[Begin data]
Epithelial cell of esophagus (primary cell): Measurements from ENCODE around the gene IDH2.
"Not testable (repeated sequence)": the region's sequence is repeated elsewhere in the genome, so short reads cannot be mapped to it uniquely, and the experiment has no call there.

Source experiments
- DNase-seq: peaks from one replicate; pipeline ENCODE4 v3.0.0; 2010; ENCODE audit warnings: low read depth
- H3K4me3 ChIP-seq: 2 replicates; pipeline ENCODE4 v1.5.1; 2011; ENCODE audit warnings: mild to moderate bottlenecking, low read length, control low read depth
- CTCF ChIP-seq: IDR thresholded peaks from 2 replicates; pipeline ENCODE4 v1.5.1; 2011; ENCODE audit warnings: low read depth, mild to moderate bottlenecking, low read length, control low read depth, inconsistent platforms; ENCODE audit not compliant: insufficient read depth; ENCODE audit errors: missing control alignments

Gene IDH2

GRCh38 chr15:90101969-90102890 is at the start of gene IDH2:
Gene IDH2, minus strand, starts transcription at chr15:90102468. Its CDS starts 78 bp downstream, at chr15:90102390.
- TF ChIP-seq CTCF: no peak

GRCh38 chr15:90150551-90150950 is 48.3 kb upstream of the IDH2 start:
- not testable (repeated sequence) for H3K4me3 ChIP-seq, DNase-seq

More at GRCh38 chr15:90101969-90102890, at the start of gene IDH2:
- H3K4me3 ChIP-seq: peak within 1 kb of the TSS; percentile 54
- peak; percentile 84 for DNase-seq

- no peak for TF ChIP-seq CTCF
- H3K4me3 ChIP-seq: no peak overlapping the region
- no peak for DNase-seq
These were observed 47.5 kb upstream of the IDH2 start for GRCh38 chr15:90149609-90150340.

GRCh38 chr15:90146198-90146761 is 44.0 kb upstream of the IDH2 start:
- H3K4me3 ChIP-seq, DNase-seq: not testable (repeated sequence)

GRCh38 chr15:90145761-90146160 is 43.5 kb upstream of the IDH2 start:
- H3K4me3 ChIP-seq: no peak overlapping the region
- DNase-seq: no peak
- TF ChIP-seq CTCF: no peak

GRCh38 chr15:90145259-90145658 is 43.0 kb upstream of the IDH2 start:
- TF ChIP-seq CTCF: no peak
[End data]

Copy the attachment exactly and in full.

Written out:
Epithelial cell of esophagus (primary cell): Measurements from ENCODE around the gene IDH2.
"Not testable (repeated sequence)": the region's sequence is repeated elsewhere in the genome, so short reads cannot be mapped to it uniquely, and the experiment has no call there.

Source experiments
- DNase-seq: peaks from one replicate; pipeline ENCODE4 v3.0.0; 2010; ENCODE audit warnings: low read depth
- H3K4me3 ChIP-seq: 2 replicates; pipeline ENCODE4 v1.5.1; 2011; ENCODE audit warnings: mild to moderate bottlenecking, low read length, control low read depth
- CTCF ChIP-seq: IDR thresholded peaks from 2 replicates; pipeline ENCODE4 v1.5.1; 2011; ENCODE audit warnings: low read depth, mild to moderate bottlenecking, low read length, control low read depth, inconsistent platforms; ENCODE audit not compliant: insufficient read depth; ENCODE audit errors: missing control alignments

Gene IDH2

GRCh38 chr15:90101969-90102890 is at the start of gene IDH2:
Gene IDH2, minus strand, starts transcription at chr15:90102468. Its CDS starts 78 bp downstream, at chr15:90102390.
- TF ChIP-seq CTCF: no peak

GRCh38 chr15:90150551-90150950 is 48.3 kb upstream of the IDH2 start:
- not testable (repeated sequence) for H3K4me3 ChIP-seq, DNase-seq

More at GRCh38 chr15:90101969-90102890, at the start of gene IDH2:
- H3K4me3 ChIP-seq: peak within 1 kb of the TSS; percentile 54
- peak; percentile 84 for DNase-seq

- no peak for TF ChIP-seq CTCF
- H3K4me3 ChIP-seq: no peak overlapping the region
- no peak for DNase-seq
These were observed 47.5 kb upstream of the IDH2 start for GRCh38 chr15:90149609-90150340.

GRCh38 chr15:90146198-90146761 is 44.0 kb upstream of the IDH2 start:
- H3K4me3 ChIP-seq, DNase-seq: not testable (repeated sequence)

GRCh38 chr15:90145761-90146160 is 43.5 kb upstream of the IDH2 start:
- H3K4me3 ChIP-seq: no peak overlapping the region
- DNase-seq: no peak
- TF ChIP-seq CTCF: no peak

GRCh38 chr15:90145259-90145658 is 43.0 kb upstream of the IDH2 start:
- TF ChIP-seq CTCF: no peak